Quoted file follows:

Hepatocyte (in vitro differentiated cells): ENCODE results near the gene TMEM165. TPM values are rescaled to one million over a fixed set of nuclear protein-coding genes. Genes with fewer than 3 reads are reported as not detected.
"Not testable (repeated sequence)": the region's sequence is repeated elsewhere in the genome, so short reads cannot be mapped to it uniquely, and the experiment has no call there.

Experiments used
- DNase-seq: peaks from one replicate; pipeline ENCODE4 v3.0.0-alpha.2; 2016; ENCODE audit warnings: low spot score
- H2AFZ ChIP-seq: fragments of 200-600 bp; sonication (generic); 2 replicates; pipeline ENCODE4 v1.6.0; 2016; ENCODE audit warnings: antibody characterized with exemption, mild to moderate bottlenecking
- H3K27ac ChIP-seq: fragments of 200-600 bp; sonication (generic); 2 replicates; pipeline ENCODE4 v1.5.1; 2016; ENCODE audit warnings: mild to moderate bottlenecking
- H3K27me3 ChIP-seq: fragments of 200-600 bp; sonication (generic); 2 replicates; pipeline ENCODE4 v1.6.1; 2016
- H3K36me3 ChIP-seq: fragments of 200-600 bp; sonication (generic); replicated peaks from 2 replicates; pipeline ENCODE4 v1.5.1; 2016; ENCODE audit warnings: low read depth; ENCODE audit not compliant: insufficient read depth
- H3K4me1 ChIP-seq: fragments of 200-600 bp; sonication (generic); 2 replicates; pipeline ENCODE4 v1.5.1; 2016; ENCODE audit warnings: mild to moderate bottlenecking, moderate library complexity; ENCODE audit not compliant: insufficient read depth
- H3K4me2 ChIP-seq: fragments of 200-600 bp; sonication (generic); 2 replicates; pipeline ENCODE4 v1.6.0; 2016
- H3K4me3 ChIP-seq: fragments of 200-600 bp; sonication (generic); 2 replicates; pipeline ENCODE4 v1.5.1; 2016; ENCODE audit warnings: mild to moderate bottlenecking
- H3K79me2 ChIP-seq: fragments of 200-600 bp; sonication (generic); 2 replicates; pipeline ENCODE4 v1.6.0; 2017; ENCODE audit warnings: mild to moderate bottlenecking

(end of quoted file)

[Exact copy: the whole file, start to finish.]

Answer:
Hepatocyte (in vitro differentiated cells): ENCODE results near the gene TMEM165. TPM values are rescaled to one million over a fixed set of nuclear protein-coding genes. Genes with fewer than 3 reads are reported as not detected.
"Not testable (repeated sequence)": the region's sequence is repeated elsewhere in the genome, so short reads cannot be mapped to it uniquely, and the experiment has no call there.

Experiments used
- DNase-seq: peaks from one replicate; pipeline ENCODE4 v3.0.0-alpha.2; 2016; ENCODE audit warnings: low spot score
- H2AFZ ChIP-seq: fragments of 200-600 bp; sonication (generic); 2 replicates; pipeline ENCODE4 v1.6.0; 2016; ENCODE audit warnings: antibody characterized with exemption, mild to moderate bottlenecking
- H3K27ac ChIP-seq: fragments of 200-600 bp; sonication (generic); 2 replicates; pipeline ENCODE4 v1.5.1; 2016; ENCODE audit warnings: mild to moderate bottlenecking
- H3K27me3 ChIP-seq: fragments of 200-600 bp; sonication (generic); 2 replicates; pipeline ENCODE4 v1.6.1; 2016
- H3K36me3 ChIP-seq: fragments of 200-600 bp; sonication (generic); replicated peaks from 2 replicates; pipeline ENCODE4 v1.5.1; 2016; ENCODE audit warnings: low read depth; ENCODE audit not compliant: insufficient read depth
- H3K4me1 ChIP-seq: fragments of 200-600 bp; sonication (generic); 2 replicates; pipeline ENCODE4 v1.5.1; 2016; ENCODE audit warnings: mild to moderate bottlenecking, moderate library complexity; ENCODE audit not compliant: insufficient read depth
- H3K4me2 ChIP-seq: fragments of 200-600 bp; sonication (generic); 2 replicates; pipeline ENCODE4 v1.6.0; 2016
- H3K4me3 ChIP-seq: fragments of 200-600 bp; sonication (generic); 2 replicates; pipeline ENCODE4 v1.5.1; 2016; ENCODE audit warnings: mild to moderate bottlenecking
- H3K79me2 ChIP-seq: fragments of 200-600 bp; sonication (generic); 2 replicates; pipeline ENCODE4 v1.6.0; 2017; ENCODE audit warnings: mild to moderate bottlenecking